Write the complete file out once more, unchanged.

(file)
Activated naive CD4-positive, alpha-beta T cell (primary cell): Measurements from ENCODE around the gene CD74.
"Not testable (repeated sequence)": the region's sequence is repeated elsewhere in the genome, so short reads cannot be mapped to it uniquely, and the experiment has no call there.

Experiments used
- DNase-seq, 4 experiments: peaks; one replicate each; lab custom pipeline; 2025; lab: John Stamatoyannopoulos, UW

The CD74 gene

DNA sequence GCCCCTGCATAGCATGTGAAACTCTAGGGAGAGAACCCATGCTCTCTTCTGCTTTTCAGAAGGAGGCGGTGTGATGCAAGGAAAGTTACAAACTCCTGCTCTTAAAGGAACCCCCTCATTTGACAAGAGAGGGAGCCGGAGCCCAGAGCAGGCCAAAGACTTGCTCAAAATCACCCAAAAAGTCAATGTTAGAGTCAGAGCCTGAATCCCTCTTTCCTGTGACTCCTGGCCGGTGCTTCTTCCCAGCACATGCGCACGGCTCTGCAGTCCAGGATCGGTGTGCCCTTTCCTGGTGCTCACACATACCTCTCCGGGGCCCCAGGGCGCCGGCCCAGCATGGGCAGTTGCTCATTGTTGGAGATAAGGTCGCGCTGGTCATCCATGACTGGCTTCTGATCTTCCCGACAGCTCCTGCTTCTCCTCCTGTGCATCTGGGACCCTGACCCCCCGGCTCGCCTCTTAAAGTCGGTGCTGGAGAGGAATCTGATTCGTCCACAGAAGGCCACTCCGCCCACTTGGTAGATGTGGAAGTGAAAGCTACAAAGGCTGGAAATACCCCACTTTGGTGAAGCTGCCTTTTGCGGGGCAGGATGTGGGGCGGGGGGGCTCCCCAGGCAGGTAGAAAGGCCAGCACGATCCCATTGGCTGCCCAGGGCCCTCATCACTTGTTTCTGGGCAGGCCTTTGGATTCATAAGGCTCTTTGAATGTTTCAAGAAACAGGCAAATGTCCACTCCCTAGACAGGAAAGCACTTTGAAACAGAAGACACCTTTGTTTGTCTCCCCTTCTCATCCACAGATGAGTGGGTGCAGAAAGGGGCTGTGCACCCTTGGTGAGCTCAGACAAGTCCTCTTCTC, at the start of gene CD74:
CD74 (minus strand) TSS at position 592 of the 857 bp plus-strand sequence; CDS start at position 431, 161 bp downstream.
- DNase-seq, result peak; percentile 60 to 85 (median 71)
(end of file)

Activated naive CD4-positive, alpha-beta T cell (primary cell): Measurements from ENCODE around the gene CD74.
"Not testable (repeated sequence)": the region's sequence is repeated elsewhere in the genome, so short reads cannot be mapped to it uniquely, and the experiment has no call there.

Experiments used
- DNase-seq, 4 experiments: peaks; one replicate each; lab custom pipeline; 2025; lab: John Stamatoyannopoulos, UW

The CD74 gene

DNA sequence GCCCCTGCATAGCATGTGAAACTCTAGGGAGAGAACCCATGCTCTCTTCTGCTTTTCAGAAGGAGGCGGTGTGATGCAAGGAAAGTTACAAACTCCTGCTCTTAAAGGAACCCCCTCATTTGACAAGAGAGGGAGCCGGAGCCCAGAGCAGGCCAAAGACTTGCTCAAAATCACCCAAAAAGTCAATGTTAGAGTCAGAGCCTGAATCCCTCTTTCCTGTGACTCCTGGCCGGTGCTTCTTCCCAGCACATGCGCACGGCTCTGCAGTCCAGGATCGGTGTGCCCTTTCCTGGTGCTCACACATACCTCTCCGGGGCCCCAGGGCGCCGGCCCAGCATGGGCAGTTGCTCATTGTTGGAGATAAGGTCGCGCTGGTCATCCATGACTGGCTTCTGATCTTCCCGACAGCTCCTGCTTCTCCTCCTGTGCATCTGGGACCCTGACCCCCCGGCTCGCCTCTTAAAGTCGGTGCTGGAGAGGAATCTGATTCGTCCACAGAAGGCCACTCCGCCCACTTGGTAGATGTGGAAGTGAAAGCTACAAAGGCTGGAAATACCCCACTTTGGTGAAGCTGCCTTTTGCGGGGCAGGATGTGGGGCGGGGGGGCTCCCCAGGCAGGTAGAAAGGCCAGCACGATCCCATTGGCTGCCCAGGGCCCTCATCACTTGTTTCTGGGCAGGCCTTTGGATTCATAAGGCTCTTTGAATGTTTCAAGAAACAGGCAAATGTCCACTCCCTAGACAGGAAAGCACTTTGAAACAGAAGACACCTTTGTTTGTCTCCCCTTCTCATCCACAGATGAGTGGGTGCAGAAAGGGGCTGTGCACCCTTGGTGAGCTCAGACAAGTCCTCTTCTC, at the start of gene CD74:
CD74 (minus strand) TSS at position 592 of the 857 bp plus-strand sequence; CDS start at position 431, 161 bp downstream.
- DNase-seq, result peak; percentile 60 to 85 (median 71)